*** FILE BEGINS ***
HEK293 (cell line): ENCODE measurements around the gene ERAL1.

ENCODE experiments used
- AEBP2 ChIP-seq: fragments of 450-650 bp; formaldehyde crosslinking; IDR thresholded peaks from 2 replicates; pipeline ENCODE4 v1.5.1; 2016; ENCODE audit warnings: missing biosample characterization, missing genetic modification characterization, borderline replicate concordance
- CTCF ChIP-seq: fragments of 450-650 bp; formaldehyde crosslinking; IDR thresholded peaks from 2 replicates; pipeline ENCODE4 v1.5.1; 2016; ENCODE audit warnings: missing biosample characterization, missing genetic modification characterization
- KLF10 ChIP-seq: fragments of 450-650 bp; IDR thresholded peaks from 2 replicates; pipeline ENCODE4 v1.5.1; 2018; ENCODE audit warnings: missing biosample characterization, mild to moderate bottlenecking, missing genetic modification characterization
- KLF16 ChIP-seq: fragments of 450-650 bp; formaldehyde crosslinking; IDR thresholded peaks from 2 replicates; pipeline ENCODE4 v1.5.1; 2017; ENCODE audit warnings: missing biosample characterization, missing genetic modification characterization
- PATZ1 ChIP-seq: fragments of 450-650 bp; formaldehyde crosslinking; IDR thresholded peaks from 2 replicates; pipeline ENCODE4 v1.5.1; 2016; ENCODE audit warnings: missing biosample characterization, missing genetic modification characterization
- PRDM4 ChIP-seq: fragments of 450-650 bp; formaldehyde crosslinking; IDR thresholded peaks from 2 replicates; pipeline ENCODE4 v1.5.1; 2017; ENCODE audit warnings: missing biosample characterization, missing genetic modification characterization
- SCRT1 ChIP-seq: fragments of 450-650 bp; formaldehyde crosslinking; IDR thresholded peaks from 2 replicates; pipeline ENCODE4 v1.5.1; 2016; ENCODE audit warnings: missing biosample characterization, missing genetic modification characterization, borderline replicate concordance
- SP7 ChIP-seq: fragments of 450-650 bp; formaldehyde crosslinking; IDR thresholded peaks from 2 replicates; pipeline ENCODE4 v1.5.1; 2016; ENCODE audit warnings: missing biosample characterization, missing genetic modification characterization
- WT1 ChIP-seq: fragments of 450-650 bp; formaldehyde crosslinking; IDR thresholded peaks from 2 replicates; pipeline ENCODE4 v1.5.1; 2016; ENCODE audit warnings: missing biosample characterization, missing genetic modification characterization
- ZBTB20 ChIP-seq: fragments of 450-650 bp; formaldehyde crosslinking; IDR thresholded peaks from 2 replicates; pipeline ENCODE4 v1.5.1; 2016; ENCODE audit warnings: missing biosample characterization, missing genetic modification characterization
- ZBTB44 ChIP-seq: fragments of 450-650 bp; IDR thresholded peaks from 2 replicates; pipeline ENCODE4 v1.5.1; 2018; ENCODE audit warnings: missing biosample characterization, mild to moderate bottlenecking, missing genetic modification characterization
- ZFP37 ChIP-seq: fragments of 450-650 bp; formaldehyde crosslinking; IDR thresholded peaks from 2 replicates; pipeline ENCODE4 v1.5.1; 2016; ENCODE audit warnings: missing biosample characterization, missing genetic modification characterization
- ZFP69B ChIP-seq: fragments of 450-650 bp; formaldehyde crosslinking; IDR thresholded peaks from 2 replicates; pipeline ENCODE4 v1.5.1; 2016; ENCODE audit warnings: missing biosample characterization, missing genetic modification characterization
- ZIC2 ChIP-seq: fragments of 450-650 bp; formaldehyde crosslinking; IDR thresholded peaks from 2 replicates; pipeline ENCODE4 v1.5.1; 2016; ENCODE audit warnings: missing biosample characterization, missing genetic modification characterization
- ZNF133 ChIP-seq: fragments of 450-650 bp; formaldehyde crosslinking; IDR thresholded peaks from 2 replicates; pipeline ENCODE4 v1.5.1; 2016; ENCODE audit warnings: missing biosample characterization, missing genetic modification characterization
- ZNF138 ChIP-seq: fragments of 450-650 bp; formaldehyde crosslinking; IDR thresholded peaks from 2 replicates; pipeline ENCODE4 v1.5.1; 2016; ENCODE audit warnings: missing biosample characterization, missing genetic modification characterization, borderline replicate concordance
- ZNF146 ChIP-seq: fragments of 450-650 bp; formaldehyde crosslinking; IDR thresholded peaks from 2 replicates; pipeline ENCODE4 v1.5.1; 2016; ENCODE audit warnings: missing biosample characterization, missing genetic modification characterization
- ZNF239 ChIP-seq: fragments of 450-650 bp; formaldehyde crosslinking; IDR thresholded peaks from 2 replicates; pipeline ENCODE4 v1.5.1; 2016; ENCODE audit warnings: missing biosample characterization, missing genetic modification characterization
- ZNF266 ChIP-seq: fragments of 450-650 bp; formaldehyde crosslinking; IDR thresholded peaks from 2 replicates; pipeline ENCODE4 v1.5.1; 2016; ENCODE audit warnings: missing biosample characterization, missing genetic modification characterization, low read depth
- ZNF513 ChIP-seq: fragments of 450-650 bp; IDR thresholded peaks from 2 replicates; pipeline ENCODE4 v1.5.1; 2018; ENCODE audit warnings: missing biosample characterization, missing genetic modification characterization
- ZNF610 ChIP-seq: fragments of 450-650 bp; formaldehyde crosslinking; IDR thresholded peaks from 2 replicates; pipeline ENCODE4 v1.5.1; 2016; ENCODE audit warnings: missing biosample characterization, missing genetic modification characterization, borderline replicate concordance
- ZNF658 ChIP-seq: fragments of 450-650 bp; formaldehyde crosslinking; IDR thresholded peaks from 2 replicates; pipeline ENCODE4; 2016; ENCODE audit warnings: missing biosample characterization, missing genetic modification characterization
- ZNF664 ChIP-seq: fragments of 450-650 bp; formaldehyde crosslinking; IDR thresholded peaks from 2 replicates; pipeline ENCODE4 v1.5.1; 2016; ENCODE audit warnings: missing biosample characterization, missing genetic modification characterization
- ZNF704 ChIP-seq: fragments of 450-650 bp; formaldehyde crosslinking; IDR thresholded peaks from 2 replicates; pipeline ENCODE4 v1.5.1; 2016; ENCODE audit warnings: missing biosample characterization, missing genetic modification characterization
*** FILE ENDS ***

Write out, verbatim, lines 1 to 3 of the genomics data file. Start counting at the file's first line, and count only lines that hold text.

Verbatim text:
HEK293 (cell line): ENCODE measurements around the gene ERAL1.

ENCODE experiments used
- AEBP2 ChIP-seq: fragments of 450-650 bp; formaldehyde crosslinking; IDR thresholded peaks from 2 replicates; pipeline ENCODE4 v1.5.1; 2016; ENCODE audit warnings: missing biosample characterization, missing genetic modification characterization, borderline replicate concordance